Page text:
The sentences received by Cortes and the other Nationalists were judged to be "out of proportion to the nationalists' offenses." [3] In criticizing President Clinton's decision to release the Puerto Rican prisoners, the conservative U.S. Senate Republican Policy Committee also categorized Cortes as a "Puerto Rican Nationalist", echoing a recent Newsweek article.[28] In 2006, the United Nations called for the release of the remaining Puerto Rican political prisoners in United States prisons.[29]

Among the other convicted Puerto Rican nationalists there were sentences of as long as 90 years in Federal prisons for offenses including sedition, possession of unregistered firearms, interstate transportation of a stolen vehicle, interference with interstate commerce by violence and interstate transportation of firearms with intent to commit a crime.[3] None of those granted clemency were convicted in any of the actual bombings. Rather, they had been convicted on a variety of charges ranging from bomb making and conspiracy to armed robbery and firearms violations.[30] They were all convicted for sedition, the act of attempting to overthrow the Government of the United States in Puerto Rico by force.[2][31]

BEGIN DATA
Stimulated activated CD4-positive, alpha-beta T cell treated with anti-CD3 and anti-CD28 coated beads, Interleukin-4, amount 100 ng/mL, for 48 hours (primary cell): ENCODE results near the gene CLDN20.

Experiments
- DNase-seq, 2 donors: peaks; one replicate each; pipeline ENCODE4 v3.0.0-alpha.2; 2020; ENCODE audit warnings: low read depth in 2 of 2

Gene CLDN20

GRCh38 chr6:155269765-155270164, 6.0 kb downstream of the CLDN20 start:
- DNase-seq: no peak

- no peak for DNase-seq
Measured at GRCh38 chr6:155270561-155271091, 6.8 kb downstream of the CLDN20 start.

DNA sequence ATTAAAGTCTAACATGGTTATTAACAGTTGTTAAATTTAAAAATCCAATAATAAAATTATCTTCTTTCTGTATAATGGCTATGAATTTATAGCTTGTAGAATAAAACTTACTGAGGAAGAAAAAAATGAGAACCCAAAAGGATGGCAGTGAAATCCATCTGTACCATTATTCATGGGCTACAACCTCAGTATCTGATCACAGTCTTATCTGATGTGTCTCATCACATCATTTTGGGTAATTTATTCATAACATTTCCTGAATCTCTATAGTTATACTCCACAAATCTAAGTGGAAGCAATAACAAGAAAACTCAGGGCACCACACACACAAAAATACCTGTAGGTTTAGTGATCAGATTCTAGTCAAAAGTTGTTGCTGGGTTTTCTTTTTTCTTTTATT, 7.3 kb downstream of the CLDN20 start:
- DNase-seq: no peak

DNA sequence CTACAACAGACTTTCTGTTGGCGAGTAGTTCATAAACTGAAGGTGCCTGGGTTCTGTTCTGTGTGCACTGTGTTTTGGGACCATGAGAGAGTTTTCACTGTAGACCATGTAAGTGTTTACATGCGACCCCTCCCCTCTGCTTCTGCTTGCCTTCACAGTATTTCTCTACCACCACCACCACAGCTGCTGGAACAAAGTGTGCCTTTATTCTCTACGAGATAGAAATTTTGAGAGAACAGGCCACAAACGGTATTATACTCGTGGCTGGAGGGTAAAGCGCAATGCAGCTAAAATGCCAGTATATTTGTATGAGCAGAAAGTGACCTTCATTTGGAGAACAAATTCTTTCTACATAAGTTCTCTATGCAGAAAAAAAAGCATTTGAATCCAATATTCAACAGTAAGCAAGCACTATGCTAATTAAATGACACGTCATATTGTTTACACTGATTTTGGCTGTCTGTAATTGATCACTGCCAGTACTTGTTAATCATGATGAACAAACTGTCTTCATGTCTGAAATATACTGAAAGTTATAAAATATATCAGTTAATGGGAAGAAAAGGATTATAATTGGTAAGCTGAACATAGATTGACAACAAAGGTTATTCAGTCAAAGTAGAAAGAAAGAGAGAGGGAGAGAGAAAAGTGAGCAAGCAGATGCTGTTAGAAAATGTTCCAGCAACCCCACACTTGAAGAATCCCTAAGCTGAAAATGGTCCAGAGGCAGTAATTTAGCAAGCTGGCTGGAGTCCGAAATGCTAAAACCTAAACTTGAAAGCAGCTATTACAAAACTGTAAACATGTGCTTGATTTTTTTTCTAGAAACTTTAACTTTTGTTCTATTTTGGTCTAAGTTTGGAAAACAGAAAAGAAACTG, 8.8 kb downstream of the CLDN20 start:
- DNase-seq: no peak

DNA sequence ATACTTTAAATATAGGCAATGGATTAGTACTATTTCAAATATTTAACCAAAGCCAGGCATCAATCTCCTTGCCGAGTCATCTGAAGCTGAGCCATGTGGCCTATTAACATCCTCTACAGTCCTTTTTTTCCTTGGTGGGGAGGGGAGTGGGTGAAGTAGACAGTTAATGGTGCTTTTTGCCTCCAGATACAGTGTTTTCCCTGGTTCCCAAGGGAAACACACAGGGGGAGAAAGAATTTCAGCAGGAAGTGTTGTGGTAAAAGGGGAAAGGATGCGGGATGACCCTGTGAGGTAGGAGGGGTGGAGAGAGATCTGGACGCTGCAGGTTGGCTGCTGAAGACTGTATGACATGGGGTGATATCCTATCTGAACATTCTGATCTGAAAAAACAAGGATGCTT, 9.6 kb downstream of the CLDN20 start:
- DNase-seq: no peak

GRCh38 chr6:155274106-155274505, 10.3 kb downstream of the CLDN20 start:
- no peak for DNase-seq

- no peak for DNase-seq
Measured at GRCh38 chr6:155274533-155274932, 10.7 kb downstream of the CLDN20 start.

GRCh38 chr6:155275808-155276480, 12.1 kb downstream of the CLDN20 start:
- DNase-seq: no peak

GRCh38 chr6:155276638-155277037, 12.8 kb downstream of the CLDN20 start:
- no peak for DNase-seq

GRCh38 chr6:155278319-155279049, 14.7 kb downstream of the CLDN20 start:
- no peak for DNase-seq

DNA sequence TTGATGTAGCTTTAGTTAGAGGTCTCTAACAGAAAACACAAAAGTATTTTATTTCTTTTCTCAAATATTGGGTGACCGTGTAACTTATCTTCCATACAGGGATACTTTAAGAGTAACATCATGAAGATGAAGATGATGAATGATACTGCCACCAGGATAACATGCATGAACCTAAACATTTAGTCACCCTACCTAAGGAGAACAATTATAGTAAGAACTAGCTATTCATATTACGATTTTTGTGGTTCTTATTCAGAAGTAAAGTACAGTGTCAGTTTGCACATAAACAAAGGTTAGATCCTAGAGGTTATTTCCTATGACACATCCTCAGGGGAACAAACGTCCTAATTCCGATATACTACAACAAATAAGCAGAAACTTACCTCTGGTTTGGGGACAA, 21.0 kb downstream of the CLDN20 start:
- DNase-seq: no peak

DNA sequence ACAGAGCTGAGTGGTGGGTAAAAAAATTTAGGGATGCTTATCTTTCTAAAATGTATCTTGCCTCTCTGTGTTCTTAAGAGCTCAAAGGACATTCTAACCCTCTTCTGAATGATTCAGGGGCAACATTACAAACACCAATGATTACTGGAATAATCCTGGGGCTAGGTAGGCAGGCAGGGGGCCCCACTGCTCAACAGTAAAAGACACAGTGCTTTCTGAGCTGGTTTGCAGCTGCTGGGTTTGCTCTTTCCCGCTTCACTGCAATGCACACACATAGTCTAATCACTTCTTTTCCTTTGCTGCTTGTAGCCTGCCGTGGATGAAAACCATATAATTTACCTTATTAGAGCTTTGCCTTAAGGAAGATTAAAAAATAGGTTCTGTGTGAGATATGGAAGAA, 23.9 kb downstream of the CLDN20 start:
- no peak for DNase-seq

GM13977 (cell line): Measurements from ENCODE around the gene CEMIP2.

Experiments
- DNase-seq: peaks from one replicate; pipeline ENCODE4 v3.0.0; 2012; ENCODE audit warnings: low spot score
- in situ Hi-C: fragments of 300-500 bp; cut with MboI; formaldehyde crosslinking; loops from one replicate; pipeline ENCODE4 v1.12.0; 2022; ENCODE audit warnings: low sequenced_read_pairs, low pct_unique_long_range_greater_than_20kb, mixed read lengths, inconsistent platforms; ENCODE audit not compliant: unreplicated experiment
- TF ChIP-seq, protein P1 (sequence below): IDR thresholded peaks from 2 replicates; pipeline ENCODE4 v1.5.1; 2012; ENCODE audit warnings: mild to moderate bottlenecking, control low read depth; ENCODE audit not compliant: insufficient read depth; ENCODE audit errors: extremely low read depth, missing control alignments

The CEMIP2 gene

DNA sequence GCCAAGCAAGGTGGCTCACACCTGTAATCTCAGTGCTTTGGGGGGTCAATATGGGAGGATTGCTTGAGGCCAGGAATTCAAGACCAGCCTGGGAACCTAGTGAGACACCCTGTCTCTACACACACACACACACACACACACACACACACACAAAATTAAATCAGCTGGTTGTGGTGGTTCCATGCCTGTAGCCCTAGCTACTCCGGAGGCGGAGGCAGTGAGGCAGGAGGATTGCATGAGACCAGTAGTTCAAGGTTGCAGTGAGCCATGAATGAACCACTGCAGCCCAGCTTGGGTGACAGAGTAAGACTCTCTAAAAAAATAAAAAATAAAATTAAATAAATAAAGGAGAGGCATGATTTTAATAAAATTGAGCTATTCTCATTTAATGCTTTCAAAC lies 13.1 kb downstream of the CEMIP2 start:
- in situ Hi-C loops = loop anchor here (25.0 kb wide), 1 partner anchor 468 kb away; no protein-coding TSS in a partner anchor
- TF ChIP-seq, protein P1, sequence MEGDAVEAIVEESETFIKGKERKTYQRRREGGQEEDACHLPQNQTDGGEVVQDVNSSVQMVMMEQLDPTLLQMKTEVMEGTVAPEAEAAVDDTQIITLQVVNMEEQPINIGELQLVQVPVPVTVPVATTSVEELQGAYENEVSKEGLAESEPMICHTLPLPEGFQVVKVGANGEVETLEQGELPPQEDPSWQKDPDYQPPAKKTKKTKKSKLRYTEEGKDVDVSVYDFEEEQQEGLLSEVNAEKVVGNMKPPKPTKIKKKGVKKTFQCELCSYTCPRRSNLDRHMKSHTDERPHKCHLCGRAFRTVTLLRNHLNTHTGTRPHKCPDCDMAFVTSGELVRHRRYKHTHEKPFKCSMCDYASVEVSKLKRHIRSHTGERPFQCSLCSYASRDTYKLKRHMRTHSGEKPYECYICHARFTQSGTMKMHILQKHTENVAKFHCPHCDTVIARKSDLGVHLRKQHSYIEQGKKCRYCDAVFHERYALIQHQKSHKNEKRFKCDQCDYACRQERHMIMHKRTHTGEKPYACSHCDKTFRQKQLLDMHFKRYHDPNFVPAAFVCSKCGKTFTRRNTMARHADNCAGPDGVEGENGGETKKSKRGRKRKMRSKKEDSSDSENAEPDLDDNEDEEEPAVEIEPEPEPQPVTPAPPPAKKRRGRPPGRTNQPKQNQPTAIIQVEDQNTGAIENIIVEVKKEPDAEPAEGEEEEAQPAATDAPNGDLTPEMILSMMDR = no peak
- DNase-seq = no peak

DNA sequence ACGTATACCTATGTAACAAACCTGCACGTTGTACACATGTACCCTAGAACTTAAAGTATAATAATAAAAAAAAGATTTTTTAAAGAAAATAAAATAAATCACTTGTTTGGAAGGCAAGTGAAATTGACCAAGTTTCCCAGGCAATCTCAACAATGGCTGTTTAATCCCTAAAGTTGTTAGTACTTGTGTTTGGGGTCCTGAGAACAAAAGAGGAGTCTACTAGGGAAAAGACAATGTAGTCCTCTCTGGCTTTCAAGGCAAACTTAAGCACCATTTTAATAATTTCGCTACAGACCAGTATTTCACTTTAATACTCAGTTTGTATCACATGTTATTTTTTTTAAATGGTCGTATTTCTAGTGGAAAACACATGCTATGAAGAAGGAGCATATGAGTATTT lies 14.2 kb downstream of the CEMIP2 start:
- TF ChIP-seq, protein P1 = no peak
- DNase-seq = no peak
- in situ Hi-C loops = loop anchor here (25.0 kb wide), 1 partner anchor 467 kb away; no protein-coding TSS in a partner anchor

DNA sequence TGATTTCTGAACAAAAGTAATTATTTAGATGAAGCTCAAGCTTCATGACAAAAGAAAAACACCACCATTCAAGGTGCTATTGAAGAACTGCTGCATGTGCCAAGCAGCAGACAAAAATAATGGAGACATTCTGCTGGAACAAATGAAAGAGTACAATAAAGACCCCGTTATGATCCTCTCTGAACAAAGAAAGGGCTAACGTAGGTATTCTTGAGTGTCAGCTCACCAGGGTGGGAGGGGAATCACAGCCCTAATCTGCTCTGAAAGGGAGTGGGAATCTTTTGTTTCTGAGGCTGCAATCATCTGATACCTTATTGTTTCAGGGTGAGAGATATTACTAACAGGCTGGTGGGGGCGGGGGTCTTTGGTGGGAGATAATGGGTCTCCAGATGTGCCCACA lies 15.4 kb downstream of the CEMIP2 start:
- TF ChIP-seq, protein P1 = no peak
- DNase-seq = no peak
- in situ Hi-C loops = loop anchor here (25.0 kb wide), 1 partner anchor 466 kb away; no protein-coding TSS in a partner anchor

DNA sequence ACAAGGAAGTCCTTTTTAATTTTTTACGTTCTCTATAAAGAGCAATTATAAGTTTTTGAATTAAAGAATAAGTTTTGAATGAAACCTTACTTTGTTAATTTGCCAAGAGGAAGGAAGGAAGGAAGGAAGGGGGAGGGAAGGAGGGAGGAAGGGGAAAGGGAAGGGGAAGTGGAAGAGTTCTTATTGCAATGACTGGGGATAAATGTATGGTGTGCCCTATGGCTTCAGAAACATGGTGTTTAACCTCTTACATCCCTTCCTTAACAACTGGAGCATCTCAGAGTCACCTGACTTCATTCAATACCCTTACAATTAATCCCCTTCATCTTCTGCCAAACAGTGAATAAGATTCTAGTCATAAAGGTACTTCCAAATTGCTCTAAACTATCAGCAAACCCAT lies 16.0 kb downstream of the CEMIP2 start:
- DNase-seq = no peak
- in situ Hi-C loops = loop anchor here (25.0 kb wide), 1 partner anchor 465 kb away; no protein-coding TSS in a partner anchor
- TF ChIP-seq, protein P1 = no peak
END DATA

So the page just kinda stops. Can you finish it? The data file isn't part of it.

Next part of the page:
Had President Clinton not offered clemency, Cortes would have been released in 2004.[14]

See also


  1. ^ Mark Zambrano (July 21, 1985). Faln Divides Its Own People Chicago Tribune. Retrieved August 29, 2014.
  2. ^ a b c "United States Department of Justice. Office of the Pardon Attorney: Commutations of Sentences". Justice.gov. Retrieved 2012-01-17.
  3. ^ a b c d e "12 Imprisoned Puerto Ricans Accept Clemency Conditions" by John M. Broder. The New York Times September 8, 1999
  4. ^ Prendergast, Alan. End of the Line. Denver Westword, July 12, 1995. Retrieved on 2008-11-21
  5. ^ a b ''The Puerto Rican movement: voices from the diaspora.'' By Andrés Torres. Temple University Press. 1998. Page 147. Books.google.com. Retrieved 2012-01-17.
  6. ^ Effects and effectiveness of law enforcement intelligence measures to counter homegrown terrorism: A case study on the Fuerzas Armadas de Liberación Nacional (FALN); Roberta Belli, Final Report to the Science & Technology Directorate, U.S. Department of Homeland Security, August 2012, page 23.
  7. ^ a b R. Belli, page 24.